Deutsche Bank (NYSE: DB) has warned that it will miss its profit targets for this full year and also unveiled plans to cut 500 jobs.

The company -- the biggest bank in Germany -- also said it will take an impairment charge of about $330-million in connection with its holdings of Greek government debt.

Bank shares are plunging more than 4.2 percent in Frankfurt trading, although they were down almost 9 percent earlier in the session.

Earlier, DB had expected to record profits of 10-billion euros ($13.2-billion) for the year.

Speaking at an investors’ conference in London, DB's chief executive, Josef Ackermann, said there has been a "significant and unabated slowdown in client activity,” in connection with the Eurozone debt malaise.

“We have a strong and diverse client focus franchise, but it's relatively exposed to a slowdown in Europe,” he said.

“Europe was, of course, not particularly successful in the last few months.”

DB said the job cuts will hit its corporate banking and securities unit in the fourth quarter and the first three months of next year.
Most of the job losses will be outside its base in Germany.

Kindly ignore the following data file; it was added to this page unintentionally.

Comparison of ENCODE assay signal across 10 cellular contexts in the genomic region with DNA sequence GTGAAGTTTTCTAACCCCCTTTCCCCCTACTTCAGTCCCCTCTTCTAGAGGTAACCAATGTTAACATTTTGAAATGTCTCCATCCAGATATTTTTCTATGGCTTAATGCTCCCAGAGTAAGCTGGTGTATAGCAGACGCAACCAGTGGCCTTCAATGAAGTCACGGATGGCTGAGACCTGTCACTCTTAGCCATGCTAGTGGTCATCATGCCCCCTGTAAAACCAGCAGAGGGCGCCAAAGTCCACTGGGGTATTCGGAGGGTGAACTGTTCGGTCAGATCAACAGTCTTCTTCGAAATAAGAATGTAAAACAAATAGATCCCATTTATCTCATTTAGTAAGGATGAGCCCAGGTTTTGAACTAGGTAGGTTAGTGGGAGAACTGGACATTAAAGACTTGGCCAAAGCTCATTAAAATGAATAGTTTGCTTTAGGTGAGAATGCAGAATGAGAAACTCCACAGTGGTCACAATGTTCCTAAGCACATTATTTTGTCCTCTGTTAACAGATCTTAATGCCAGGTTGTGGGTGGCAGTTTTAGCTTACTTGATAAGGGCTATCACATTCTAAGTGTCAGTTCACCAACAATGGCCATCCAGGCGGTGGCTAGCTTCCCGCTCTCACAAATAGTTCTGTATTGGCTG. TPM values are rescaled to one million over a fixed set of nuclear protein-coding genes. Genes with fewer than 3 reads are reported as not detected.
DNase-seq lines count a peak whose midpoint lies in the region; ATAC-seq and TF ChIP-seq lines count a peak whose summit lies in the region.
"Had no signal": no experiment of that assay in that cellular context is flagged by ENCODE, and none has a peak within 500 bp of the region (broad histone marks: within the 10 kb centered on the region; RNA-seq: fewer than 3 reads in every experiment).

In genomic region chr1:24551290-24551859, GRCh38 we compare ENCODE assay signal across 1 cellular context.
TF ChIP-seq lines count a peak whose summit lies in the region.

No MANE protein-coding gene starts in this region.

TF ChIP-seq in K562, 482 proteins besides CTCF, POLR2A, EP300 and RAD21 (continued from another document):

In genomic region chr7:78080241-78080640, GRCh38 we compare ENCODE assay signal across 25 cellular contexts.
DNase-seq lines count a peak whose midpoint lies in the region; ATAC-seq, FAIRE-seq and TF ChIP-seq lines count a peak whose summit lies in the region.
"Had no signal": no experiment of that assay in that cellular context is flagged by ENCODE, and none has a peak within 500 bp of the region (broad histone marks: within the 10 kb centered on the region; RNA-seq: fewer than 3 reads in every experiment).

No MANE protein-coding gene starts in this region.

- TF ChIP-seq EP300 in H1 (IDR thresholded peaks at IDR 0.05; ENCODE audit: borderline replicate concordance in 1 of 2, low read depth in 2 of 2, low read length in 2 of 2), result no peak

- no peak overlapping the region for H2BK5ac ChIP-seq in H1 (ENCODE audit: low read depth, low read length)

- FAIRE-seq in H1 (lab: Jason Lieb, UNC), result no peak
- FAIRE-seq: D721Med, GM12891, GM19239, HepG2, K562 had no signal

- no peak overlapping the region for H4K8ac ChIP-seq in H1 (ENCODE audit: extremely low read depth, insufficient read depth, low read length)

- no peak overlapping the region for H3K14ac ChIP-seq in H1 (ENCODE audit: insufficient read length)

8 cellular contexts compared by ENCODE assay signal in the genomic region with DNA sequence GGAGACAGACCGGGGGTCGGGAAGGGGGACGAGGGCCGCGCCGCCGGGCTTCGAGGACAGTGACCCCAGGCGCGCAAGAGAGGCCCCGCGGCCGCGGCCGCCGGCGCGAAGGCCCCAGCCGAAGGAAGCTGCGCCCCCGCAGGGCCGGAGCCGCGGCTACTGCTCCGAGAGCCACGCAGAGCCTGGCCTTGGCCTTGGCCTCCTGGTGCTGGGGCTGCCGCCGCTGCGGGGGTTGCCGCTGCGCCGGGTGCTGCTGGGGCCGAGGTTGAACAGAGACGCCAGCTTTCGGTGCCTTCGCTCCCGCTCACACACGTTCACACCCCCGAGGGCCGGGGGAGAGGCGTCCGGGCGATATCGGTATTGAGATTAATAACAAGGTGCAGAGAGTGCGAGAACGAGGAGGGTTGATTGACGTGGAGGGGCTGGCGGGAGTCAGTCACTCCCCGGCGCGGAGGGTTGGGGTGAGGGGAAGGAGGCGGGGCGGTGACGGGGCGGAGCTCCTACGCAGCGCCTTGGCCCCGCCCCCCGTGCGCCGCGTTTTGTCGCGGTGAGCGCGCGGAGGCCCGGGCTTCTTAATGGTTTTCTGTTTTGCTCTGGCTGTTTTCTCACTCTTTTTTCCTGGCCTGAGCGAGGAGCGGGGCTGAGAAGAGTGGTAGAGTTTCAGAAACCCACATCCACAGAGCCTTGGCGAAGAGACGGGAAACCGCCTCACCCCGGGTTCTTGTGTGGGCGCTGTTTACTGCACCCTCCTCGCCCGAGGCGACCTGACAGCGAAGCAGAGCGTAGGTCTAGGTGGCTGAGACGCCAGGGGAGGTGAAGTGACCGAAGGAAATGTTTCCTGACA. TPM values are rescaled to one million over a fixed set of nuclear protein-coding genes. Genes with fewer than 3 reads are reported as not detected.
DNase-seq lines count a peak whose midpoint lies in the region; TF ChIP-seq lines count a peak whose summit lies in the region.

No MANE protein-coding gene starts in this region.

Ackerman also warned that the bank’s total staffing will be 11 percent lower in 2012 than in 2010.

Other major European banks, including Switzerland’s UBS AG and Britain’s Barclays PLC have already slashed jobs in the investment banking arena is response to the Greek debt crisis that is roiling through the continent.

Konrad Becker, a Munich-based analyst at Merck Finck & Co., told Bloomberg: “Market conditions simply didn't allow [DB] to reach the [profit] target. If market conditions deteriorate further, more reductions could follow.”

However, Ackermann also assured that banking activity outside of the sovereign debt realm remained “robust.”

"We are confident that the classic banking businesses -- private clients, asset management and global transaction banking - as a whole will deliver their best pre-tax profit ever," he said.